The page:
“We aren’t getting a lot of questions about this,” MacLennan said, referring to the new law.

 

Things To Do In Denver When You're Stoned

COLORADO:  So now that recreational marijuana is legal in Colorado, you probably want to know how exactly how it works.

If you are coming from out of state, how much will you be able to buy? Where will you be able to buy it? Where are you allowed to smoke your legal Colorado cannabis? Can you take any of it with you back home? [Read more…]

Tickets For Public Pot Use In Boulder Quadruple Since Amendment 64

COLORADO:  In the year since Amendment 64 legalized the possession of small amounts of marijuana in Colorado, Boulder police have issued nearly four times as many tickets for smoking pot in public — which is still illegal.

Boulder police Chief Mark Beckner said that while his officers have stopped ticketing people for mere possession of marijuana, more and more people have been smoking it in public since Amendment 64 was passed by voters. [Read more…]

Arapahoe Basin Ski Area Visitors Exhibit Confusion About Colorado’s Marijuana Laws

COLORADO: The ski season is just two weeks old and already there appears to be some confusion about Colorado’s new laws governing personal marijuana use and possession.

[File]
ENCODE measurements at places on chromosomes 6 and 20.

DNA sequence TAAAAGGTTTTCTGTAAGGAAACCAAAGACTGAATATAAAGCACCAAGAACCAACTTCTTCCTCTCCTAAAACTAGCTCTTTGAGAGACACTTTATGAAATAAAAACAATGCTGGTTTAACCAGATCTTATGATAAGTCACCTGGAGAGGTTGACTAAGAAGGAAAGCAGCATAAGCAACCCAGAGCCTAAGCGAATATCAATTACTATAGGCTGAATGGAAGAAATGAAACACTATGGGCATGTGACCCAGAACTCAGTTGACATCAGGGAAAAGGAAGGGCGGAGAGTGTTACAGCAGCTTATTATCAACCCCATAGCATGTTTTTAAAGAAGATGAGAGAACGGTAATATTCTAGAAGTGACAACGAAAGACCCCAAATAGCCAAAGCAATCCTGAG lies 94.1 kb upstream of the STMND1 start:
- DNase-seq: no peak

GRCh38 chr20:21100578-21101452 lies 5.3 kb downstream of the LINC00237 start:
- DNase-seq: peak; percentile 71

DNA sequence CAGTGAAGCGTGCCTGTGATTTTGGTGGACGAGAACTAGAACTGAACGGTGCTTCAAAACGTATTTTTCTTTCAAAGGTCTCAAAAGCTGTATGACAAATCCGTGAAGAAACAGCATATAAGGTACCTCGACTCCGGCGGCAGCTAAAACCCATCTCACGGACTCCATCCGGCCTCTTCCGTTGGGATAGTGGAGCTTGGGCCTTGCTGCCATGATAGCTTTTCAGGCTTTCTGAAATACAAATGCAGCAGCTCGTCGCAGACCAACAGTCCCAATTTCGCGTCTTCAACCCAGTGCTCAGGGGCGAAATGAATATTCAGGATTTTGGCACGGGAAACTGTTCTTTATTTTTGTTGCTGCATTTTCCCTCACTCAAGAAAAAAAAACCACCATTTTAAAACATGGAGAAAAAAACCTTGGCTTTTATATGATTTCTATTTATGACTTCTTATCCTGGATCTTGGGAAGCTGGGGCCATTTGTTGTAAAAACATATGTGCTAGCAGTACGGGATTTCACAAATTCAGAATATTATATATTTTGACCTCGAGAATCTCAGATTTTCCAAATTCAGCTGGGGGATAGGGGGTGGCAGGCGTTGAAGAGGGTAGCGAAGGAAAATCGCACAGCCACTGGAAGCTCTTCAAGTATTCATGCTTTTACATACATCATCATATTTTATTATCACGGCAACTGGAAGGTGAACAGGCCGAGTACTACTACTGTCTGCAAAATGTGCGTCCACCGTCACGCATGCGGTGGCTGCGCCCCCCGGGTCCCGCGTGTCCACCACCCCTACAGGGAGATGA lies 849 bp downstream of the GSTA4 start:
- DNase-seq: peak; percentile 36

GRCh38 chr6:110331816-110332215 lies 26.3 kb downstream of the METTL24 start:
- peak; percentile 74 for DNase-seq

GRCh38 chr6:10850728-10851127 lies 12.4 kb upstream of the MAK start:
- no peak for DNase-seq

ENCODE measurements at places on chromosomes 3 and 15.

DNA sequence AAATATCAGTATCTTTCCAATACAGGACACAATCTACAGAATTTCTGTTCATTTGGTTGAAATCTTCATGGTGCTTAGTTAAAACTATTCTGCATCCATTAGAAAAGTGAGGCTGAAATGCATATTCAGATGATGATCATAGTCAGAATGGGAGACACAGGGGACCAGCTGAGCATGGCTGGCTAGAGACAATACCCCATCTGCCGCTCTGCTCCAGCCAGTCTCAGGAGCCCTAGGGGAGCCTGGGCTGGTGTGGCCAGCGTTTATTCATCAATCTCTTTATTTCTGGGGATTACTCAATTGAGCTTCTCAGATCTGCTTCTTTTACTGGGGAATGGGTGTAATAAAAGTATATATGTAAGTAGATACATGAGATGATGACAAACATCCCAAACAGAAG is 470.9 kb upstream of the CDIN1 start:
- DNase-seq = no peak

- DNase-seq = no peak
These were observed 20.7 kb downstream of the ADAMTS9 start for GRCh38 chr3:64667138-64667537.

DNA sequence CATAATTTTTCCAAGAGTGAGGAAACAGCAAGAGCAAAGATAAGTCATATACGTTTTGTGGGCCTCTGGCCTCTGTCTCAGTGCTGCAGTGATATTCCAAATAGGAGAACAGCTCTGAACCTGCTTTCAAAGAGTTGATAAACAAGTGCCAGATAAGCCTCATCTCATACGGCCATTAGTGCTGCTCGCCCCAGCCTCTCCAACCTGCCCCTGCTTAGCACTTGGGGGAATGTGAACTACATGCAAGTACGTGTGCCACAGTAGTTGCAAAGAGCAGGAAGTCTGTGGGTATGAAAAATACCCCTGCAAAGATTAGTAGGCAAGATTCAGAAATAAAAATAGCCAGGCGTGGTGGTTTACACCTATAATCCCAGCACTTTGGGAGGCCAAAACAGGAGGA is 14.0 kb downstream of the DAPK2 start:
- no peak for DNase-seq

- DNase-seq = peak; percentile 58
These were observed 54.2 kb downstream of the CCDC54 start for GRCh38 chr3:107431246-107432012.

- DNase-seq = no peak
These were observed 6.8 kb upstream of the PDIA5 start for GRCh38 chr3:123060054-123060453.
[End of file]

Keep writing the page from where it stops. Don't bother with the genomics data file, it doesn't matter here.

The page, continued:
According to a recent CBS Denver report, several visitors to Arapahoe Basin Ski Area have had their ski passes revoked due to public use of marijuana. A-Basin officials declined to comment about how many passes it has pulled so far this season and how ski area officials were made aware of the violations. [Read more…]

Editorial: Congress Lags Public On Marijuana Legalization

DISTRICT OF COLUMBIA:  A Gallup poll released this week showing that 58 percent of Americans support legalizing marijuana should send a clear message to Congress.

It is time to talk seriously about decriminalizing marijuana on a federal level and leaving the regulation of pot to the states. The federal government already is leaning this way on a smaller scale, agreeing to stand down in the face of pot legalization in Washington and Colorado. [Read more…]

Marijuana Legalization Could Suffer A Setback In Weed-Friendly Colorado

COLORADO:  The ACLU has come out against proposed regulations in Denver, Colorado that would criminalize use of the legal drug by making the “smell” of marijuana illegal. These unconstitutional rules create an environment where people are can possess the drug, but still may face legal consequences. [Read more…]